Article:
A bill "that would let schools skip teaching sex education and prohibit instruction in the use of contraception" is headed to Utah Gov. Gary Herbert's desk after the state Senate today approved it by a 19-10 vote, The Salt Lake Tribune writes.
Schools would need to focus on "abstinence-only" instruction.
The legislation, already passed by the state House, drew its support mostly from Republicans. Herbert, also a Republican, hasn't yet said whether he will sign it into law. According to the Tribune, Herbert spokeswoman Ally Isom said "this bill had a few revisions during its legislative course. Our staff will review the final draft once we receive it."
"Rep. Bill Wright, R-Holden, sponsored the bill in response to what he viewed as inappropriate material being presented in classrooms, specifically materials produced by Planned Parenthood. Throughout the course of the legislative session he said that sex education should take place in the home and was pleased to see the bill pass in the Senate. ...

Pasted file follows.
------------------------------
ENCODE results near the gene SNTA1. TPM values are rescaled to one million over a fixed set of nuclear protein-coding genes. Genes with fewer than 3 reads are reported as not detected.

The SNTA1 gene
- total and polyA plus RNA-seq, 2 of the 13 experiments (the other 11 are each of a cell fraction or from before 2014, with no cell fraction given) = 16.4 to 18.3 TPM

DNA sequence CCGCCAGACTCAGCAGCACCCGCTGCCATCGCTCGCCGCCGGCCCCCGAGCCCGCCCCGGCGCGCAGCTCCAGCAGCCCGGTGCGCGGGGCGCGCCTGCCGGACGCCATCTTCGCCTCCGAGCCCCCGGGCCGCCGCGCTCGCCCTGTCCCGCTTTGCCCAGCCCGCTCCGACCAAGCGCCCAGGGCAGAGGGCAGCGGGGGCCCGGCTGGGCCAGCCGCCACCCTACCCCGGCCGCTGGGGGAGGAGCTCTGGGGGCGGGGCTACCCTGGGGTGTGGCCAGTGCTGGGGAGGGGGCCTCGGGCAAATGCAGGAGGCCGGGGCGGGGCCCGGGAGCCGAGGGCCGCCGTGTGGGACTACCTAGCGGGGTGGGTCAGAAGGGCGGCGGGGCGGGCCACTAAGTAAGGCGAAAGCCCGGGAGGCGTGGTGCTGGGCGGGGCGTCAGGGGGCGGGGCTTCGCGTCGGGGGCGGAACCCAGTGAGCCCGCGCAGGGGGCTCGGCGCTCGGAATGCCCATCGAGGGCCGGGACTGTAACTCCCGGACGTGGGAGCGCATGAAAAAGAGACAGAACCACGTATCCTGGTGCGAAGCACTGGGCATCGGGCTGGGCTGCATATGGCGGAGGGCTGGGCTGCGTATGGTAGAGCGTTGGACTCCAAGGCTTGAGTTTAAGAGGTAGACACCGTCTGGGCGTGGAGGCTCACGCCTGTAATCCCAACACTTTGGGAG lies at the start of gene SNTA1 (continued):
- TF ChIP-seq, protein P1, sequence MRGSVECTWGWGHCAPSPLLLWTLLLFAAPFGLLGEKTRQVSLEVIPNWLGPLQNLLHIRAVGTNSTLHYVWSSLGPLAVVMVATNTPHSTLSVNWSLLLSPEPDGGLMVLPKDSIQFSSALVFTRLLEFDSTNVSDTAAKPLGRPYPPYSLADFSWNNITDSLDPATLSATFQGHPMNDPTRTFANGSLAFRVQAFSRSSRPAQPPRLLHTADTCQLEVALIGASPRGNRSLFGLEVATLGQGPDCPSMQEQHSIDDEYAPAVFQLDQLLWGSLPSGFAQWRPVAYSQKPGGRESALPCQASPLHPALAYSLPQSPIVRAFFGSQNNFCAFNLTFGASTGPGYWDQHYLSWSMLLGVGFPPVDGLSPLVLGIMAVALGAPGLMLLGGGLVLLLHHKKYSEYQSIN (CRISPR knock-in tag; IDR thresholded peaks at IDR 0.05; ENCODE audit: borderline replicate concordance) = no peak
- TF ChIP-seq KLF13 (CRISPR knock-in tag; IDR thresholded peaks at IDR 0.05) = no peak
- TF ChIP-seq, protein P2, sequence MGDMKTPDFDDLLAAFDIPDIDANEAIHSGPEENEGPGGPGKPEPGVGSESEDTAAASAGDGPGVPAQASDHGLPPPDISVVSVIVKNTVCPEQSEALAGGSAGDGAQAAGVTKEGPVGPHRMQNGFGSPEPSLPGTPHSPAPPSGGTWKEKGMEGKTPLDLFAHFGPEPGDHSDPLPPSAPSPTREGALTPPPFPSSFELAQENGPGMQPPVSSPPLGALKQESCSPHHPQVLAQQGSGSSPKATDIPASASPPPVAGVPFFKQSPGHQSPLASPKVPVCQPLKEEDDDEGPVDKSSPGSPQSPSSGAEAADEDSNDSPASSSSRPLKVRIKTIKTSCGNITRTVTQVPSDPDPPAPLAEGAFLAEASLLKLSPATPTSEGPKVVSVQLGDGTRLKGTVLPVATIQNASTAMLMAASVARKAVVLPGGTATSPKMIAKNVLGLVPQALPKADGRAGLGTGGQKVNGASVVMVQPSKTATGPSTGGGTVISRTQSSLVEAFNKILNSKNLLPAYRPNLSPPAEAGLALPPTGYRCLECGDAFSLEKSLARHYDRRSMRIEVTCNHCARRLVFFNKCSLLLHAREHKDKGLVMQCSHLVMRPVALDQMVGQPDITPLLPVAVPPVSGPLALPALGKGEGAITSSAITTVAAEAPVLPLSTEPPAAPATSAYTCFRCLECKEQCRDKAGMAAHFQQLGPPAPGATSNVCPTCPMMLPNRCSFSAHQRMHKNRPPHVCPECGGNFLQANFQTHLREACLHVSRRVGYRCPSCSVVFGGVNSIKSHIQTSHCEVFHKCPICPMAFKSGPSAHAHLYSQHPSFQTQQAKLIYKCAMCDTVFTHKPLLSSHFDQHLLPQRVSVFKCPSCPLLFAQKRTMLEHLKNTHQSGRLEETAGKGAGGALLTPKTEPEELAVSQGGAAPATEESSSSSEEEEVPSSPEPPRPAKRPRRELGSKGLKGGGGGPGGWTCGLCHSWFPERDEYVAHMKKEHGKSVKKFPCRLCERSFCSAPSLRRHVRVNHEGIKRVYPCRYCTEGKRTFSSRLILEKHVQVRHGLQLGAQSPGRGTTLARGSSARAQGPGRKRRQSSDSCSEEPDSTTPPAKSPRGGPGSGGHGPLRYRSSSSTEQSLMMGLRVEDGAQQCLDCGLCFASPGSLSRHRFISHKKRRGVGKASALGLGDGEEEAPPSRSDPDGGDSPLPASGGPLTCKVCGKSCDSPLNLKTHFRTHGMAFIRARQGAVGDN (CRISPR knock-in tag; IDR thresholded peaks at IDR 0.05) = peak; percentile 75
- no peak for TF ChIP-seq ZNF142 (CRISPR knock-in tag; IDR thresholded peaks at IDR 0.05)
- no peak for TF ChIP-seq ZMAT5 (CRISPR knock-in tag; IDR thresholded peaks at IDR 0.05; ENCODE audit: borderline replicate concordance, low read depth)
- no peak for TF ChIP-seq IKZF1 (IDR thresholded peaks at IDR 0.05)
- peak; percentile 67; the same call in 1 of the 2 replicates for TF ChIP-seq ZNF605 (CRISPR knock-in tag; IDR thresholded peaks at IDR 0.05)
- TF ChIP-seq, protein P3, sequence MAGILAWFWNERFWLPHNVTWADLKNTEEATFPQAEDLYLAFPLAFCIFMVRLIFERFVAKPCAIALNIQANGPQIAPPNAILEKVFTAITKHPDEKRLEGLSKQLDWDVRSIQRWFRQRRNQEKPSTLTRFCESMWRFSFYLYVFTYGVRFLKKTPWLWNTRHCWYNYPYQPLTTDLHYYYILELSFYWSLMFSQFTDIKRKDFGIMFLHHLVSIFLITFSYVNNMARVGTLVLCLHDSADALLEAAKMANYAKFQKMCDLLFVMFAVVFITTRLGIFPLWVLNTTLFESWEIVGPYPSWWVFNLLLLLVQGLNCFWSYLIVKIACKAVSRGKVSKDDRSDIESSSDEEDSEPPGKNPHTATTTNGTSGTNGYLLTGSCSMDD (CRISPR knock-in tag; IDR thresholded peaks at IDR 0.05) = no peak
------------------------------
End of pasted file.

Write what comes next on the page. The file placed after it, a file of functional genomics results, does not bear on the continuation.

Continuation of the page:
"Opponents in both the House and Senate criticized the bill for being uncharacteristically 'big government.' They said the legislature was taking a one-size-fits-all approach to defining morality and doing a disservice to parents and children by eliminating the choice for a more comprehensive education."
According to the Guttmacher Institute, "21 states [including Utah] and the District of Columbia [currently] mandate sex education." Eighteen states and D.C. require that if sex education is taught, "information on contraception be provided."
Mississippi, which does not mandate sex education, permits teaching about contraception only "with prior approval from the Department of Education," according to the institute.